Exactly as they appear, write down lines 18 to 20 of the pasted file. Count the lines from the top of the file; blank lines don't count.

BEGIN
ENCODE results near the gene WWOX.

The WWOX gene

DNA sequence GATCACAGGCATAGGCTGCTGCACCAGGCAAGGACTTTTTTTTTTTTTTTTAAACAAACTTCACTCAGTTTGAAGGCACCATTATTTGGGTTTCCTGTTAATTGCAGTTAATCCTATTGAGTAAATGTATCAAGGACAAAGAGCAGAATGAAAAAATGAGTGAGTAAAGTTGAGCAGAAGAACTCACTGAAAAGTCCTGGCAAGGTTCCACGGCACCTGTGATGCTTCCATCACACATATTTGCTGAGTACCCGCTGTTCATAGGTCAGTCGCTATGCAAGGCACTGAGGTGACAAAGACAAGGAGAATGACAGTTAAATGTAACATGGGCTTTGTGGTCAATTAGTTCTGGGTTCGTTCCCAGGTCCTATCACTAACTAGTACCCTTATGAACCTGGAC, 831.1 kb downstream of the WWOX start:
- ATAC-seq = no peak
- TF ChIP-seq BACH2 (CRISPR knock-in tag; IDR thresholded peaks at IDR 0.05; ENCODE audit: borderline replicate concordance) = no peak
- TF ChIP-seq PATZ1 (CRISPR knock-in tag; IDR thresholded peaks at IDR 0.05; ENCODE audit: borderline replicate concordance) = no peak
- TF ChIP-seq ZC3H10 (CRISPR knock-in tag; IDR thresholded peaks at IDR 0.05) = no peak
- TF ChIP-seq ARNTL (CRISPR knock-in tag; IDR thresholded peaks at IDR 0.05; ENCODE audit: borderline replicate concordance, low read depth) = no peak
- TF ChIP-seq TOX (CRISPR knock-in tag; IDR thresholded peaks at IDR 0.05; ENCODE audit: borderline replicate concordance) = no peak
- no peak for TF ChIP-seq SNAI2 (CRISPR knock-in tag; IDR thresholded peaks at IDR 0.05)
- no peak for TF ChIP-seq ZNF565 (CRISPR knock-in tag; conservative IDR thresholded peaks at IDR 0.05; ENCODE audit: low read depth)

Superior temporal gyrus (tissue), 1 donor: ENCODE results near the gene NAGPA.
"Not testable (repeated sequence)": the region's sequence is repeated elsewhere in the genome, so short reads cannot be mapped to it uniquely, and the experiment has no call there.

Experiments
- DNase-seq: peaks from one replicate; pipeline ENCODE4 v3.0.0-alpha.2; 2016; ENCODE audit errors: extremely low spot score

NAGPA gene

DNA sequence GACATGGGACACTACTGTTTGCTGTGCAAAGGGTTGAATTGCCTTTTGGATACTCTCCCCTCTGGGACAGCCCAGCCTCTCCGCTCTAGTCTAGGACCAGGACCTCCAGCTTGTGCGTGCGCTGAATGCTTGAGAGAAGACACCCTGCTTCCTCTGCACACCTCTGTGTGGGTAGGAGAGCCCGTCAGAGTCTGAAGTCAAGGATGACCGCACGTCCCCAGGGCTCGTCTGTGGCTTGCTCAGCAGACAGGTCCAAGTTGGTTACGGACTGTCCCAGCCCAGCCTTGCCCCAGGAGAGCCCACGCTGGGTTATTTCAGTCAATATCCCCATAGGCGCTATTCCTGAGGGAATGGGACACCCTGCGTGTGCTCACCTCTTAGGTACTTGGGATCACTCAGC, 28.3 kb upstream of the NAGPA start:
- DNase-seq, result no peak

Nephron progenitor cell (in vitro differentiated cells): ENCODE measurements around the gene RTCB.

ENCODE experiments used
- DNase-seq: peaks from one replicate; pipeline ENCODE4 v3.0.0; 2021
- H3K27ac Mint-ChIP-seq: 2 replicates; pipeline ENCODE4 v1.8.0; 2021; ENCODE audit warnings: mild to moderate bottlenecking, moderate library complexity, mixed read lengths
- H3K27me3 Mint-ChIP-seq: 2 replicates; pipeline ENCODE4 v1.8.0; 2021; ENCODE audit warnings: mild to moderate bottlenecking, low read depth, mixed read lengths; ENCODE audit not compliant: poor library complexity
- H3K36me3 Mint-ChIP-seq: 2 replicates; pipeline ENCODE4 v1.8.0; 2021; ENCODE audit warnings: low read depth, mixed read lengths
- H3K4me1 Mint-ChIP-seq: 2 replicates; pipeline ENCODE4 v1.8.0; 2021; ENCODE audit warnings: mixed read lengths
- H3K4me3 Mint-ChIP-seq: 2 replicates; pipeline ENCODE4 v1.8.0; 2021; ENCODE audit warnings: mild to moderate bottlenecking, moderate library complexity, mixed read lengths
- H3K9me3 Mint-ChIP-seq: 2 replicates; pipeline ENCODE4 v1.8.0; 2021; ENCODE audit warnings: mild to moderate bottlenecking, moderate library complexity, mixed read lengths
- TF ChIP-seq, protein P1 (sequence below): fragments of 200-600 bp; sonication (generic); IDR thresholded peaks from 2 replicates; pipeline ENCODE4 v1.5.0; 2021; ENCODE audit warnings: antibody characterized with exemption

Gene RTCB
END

- DNase-seq, result no peak

Nephron progenitor cell (in vitro differentiated cells): ENCODE measurements around the gene RTCB.

ENCODE experiments used